DULUTH — Ray Bandy wants to be a civil engineer when he grows up.
For now, however, the towering future Denfeld High School graduate is perhaps best known as a standout offensive and defensive lineman on the school’s football team and a strong presence – literally. figuratively – and useful for staff and classmates. . He will be one of approximately 165 Denfeld students graduating Thursday at the school’s auditorium.
“He’s a dedicated athlete and student, but that’s not what makes Ray special,” Denfeld counselor Geri Saari wrote to the News Tribune. “It’s how he puts his heart into everything he does and everyone he meets. … He’s the first to help you lighten your load, move a table or offer help when he sees a need.
Bandy himself is much more pragmatic about this.
“If you see someone in trouble, you will help them. It’s plain and simple,” he said. “When I was younger I was made fun of a lot because I was taller. … I grew up and went to the gym a lot and now I can stand up for people.
He said he tries to take every opportunity he sees to help others.
“I’m not a small person and I’m not super weak,” Bandy said, “so I can usually help people with physical tasks.”
But that’s not all: the 18-year-old who can press a ‘cool’ 315-pound bench also coaches a youth flag football team, has organized Denfeld tours for new students and speaks regularly with a school custodian he befriended. as he headed indoors after soccer practice last summer.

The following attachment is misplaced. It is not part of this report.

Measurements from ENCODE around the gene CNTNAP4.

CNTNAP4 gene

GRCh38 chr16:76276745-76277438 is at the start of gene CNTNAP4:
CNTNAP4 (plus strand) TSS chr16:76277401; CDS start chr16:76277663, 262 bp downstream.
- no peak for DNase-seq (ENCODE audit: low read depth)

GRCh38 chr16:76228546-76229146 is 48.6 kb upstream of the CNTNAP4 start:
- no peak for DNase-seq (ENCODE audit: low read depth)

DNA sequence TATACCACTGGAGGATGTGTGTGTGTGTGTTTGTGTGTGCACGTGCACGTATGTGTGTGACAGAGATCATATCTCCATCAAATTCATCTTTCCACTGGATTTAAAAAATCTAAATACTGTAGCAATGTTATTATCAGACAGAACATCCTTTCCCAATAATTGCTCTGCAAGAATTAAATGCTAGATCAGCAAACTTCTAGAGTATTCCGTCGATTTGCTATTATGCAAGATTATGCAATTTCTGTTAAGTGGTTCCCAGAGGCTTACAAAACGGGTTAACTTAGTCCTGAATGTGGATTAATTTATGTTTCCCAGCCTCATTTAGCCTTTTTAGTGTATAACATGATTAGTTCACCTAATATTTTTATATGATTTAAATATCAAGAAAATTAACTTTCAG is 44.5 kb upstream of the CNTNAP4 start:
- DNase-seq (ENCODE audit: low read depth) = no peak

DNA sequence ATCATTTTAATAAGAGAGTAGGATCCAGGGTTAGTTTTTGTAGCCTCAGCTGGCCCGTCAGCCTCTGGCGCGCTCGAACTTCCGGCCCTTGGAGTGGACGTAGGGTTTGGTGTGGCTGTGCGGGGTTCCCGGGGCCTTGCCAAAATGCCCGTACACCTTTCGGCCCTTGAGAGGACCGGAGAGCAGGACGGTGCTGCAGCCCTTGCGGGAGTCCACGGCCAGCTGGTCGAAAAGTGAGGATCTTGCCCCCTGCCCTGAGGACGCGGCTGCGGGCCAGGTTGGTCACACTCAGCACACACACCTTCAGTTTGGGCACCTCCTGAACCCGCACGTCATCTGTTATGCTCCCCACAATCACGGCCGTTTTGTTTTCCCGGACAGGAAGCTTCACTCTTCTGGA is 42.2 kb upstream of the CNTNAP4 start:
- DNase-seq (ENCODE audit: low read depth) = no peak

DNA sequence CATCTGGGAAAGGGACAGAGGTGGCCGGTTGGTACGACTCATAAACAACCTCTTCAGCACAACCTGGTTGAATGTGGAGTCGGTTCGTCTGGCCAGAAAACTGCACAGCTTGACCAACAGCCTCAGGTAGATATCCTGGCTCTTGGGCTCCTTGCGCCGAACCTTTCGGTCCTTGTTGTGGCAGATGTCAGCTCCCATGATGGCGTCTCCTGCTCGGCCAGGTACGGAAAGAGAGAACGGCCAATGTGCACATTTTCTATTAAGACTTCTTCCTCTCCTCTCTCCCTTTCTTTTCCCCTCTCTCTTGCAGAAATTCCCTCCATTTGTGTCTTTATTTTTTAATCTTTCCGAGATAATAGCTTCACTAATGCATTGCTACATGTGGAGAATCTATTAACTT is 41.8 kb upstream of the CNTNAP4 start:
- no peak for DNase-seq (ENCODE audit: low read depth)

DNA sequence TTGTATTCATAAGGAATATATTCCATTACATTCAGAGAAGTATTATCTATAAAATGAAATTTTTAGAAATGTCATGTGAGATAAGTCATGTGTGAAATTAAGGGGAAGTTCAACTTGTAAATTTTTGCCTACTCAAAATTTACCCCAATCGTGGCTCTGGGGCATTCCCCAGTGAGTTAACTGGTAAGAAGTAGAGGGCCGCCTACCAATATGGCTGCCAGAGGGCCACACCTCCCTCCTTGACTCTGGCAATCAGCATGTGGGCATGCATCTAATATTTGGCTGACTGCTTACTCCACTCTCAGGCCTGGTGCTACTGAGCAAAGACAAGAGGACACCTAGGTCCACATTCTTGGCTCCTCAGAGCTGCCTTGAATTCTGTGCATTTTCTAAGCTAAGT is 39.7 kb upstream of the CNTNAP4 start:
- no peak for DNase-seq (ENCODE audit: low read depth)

“We talk about life and how everything goes,” Bandy said.
Bandy is expected to go to the University of Minnesota Duluth this fall to play football. He said he is expected to be a defensive lineman. Bandy said he wanted to play for the Bulldogs at UMD or the Gophers at the University of Minnesota Twin Cities.
“And UMD has a phenomenal engineering program,” he told the News Tribune. “So I got the offer from them and everything fell into place.”
Originally from Northfield, Minnesota, Bandy’s father is a construction worker and his grandfather was an architect who designed and built homes there.
“I’ve always loved math. I’ve always loved doing things with my hands,” he said. “I always wanted to do something to that effect, and civil engineering struck me as the most interesting and applicable.”
Bandy has credited his father and a fitness trainer at Proctor with helping him become the man he is and hopes to be.
An active practitioner, Bandy plans to join the Christian Athlete Community and says his faith is a “key tenet” of who he is.
“Trying to live my life to the best of my abilities and be as kind as possible,” Bandy said. “It even goes beyond religion. That’s how I grew up. »